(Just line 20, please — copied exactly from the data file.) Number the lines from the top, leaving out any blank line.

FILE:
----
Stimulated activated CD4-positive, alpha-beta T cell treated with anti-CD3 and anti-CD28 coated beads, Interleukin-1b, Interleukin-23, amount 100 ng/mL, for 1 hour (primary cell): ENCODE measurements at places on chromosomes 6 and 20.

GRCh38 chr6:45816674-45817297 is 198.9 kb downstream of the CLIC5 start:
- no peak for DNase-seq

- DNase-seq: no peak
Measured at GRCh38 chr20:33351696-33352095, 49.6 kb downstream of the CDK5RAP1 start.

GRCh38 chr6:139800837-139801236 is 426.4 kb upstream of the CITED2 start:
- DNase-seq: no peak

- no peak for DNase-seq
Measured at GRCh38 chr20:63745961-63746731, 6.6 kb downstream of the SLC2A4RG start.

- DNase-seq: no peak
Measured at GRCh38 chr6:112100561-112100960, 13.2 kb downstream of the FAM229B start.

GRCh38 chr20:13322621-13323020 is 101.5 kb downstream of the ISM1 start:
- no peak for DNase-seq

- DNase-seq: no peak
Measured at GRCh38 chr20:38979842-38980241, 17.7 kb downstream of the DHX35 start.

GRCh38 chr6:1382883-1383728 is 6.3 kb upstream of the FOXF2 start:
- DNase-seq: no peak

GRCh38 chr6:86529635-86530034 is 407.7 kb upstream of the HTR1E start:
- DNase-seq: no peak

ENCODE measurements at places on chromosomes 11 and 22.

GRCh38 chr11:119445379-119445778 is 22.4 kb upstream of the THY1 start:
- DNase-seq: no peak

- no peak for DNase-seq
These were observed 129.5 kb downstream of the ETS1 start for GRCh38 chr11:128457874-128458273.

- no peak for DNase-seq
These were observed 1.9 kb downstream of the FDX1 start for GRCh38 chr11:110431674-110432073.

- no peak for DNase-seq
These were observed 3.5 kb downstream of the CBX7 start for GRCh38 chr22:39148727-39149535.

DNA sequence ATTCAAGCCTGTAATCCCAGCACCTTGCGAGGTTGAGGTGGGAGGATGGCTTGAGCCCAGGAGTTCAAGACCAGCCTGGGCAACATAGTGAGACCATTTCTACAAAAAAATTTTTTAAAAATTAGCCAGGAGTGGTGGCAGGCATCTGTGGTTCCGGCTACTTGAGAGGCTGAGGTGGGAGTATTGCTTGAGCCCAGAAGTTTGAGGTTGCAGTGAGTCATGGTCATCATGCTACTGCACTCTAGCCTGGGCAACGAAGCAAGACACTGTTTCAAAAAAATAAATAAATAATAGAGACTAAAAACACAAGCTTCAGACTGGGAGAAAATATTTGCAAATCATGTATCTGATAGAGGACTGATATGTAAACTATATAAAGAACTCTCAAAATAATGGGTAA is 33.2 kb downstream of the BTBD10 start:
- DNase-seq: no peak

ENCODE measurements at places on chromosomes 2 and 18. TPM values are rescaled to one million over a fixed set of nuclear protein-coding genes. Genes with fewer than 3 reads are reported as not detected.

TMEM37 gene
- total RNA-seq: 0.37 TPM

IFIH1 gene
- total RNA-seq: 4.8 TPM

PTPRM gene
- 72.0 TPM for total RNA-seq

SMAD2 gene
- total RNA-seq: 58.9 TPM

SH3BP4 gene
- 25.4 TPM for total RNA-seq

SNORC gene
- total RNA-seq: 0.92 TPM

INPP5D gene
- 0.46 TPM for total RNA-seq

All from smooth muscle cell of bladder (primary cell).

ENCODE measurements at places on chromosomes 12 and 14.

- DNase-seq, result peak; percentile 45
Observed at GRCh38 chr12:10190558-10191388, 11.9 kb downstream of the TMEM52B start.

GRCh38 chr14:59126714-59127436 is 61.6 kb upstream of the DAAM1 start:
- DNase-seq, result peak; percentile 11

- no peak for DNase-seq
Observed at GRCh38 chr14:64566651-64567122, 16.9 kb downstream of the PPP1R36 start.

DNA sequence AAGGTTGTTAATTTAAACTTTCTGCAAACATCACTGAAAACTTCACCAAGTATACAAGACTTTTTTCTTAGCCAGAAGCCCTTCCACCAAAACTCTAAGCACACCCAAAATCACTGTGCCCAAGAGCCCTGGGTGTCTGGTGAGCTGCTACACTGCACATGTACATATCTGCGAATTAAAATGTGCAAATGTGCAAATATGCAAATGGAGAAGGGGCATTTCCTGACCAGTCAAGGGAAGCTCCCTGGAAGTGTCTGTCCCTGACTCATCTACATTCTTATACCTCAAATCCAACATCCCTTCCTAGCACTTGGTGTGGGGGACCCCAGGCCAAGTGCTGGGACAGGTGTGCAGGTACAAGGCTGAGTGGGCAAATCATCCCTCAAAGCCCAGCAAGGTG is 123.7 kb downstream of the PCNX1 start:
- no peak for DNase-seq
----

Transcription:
ENCODE measurements at places on chromosomes 11 and 22.